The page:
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Discussion: (3 comments)

  1. Maybe I am just stupid, but it seems to me that interest rates are unnaturally low because of Fed policy, so how can we believe that the Fed’s belief of a 1.75% “neutral” rate is any more correct than an arbitrary 2%?

    American’s have had their savings accounts robbed because bank interest is below 1%, even on CDs, while real inflation is much higher than the government’s artificial published rate.

    My point is simply that government is interfering with all economic indicators,even including farm commodities and the economic growth rate through government excesses. Pointy-headed professors should understand that the free market has left us.

  2. The following quantities are political estimates, projections, derived from surveys, proposed but unmeasured, and/or derived from extending past charts into the future:

    -> Neutral real interest rate, Inflation, Output gap measures, Potential growth rate, Risk Aversion, Precautionary saving, Unemployment rate, Slack, Historical trend of employment-to-population ratio.

    The following is derived from one or more theories about how the world should be different than it is, without assurance that anything will be better:

    -> Target interest rate

    === ===
    [edited from above] The proposed rule says the neutral real rate is 2%. Most evidence suggests it is now lower. The Fed believes that the neutral real rate will rebound to 1.75% in the long-run, but suspects it will remain substantially lower for some time.

    Our analysis suggests that, due to the fall in the economy’s potential growth rate, the higher cost of financial intermediation, increased risk aversion and higher precautionary saving, the neutral real rate will remain closer to 1.0%.

    There may be more slack than the unemployment rate and most output gap measures suggest.
    === ===

    This is a complex stew of estimates and largely unknown variables. Any suggested policy will be carried out with political manipulation and uncertainty, as in the past performance of government. This analysis is one step above reading the patterns in chicken bones thrown on the ground by a Voodoo priest.

    Don’t take my word for it.

    ( )

    Frank J. Tipler is Professor of Mathematical Physics at Tulane University.
    ** Macroeconomics is Astrology, Not Science **
    === ===
    [edited] Our leaders are being advised by macroeconomists who haven’t got a clue where they are leading us. Their actions may lead us out of the current recession, or they may lead us into a depression as bad as the Great Depression.

    Science is about prediction and precise explanation. It is not enough to construct a different explanation about each past event. Science must produce a consistent, precise explanation for all of the relevant past events.

    Then, real science predicts the future and is testable according to those predictions. If a “science” cannot predict what will happen, then it is clear that it does not understand enough about what is going on, and of course it is of no practical use in arranging for a better life.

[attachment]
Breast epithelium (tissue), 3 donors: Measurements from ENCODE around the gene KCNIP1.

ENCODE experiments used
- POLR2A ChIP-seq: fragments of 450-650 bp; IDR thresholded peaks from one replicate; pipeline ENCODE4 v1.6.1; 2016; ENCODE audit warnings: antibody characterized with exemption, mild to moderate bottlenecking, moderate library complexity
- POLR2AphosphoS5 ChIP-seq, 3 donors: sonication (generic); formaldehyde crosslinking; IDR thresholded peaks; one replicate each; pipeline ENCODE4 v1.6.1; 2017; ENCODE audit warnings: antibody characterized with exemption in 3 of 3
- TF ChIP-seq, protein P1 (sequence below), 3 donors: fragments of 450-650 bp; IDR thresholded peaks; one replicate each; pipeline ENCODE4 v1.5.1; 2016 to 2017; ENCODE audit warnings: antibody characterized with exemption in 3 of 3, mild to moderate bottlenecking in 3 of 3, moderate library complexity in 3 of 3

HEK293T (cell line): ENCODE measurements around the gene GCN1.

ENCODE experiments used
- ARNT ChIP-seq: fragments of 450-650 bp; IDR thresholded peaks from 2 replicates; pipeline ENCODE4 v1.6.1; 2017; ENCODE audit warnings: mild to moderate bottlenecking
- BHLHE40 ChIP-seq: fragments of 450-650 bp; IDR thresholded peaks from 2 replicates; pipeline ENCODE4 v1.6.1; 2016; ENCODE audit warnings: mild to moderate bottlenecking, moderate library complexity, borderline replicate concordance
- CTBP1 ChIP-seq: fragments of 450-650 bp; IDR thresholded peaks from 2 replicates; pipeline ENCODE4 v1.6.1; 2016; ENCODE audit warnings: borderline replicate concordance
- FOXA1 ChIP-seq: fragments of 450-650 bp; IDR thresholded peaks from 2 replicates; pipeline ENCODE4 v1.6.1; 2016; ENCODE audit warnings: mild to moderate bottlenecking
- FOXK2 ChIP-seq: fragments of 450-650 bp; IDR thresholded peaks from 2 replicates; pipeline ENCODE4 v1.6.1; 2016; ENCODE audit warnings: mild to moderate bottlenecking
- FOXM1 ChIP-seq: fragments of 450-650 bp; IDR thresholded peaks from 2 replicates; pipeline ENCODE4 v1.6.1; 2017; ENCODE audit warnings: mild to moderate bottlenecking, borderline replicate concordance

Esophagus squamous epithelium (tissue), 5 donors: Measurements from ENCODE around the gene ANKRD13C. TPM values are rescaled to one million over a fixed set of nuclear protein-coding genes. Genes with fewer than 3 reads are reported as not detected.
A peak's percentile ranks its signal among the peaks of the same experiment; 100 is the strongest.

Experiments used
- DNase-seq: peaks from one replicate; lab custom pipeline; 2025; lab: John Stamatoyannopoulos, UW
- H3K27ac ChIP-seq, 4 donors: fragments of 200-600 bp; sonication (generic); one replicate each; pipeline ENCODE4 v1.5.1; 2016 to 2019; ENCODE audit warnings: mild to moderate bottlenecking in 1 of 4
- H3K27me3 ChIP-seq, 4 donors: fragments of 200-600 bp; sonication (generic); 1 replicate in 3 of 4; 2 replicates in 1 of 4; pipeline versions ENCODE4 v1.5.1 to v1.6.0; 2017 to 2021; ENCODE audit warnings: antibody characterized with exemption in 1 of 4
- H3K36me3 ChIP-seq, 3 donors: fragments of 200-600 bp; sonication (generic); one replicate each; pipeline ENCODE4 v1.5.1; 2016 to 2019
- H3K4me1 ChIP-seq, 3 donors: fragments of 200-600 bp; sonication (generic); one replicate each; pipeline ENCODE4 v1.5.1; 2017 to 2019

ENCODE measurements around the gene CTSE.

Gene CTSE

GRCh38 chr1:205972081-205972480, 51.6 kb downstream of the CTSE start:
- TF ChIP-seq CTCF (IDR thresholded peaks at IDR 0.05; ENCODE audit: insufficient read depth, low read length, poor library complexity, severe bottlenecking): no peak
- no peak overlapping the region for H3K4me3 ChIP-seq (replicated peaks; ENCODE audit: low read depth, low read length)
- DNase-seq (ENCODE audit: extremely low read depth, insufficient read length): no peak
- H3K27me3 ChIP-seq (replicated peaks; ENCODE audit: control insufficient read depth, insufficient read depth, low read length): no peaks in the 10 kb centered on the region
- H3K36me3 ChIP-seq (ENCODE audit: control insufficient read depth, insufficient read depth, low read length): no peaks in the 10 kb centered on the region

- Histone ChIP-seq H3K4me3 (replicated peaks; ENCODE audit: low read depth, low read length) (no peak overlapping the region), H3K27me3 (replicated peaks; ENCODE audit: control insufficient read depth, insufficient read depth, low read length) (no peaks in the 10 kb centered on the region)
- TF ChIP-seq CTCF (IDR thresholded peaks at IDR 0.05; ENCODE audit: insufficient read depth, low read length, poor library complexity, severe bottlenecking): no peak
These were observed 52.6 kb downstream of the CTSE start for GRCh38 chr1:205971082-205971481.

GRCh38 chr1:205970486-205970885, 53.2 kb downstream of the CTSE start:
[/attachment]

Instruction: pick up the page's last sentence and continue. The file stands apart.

Real scientists bend over backwards to make their data, methods, and results available for review and criticism. This corrects for personal bias, and allows for quickly sorting out the truth. A true scientist tries to examine all possible explanations for his results, before believing that his new analysis is correct.

    You often hear about a supposed scientist withholding data or methods. He may complain that it is beneath him to release data to people outside his field, or complain that he has no time to give information to his critics. This is an indication of a closed mind, or someone afraid that his results won’t survive review. It is the mark of a pretend scientist who cannot be trusted.
    === ===

    The ability to predict what will happen from following pre-defined rules is the essence of science and knowledge. The inability of macroeconomics to do this is evidence of cult, not science. The shaman says he is particularly able to interpret the signs and do the right thing when the rules fail.

    We rightly object to the idea of pervasive central planning. Why should we be happy with central planning of the value of money, assets, and the cost of loans?

    The common desire of governments is to steal through inflation. It reduces real government debt by collecting a hidden tax. The only fear is that big inflation (say 6+%/yr) will upset the peasants. So, theories are welcomed which can do inflation targeting, just enough and not too much. It is just a waste, from the FedGov view, to have inflation of less than 2-3%. They could be stealing more, up to the “inflation bound”.

  3. It seems as if the Fed is using software similar to that used by the AGW kids. It was first developed in the back rooms of Enron.

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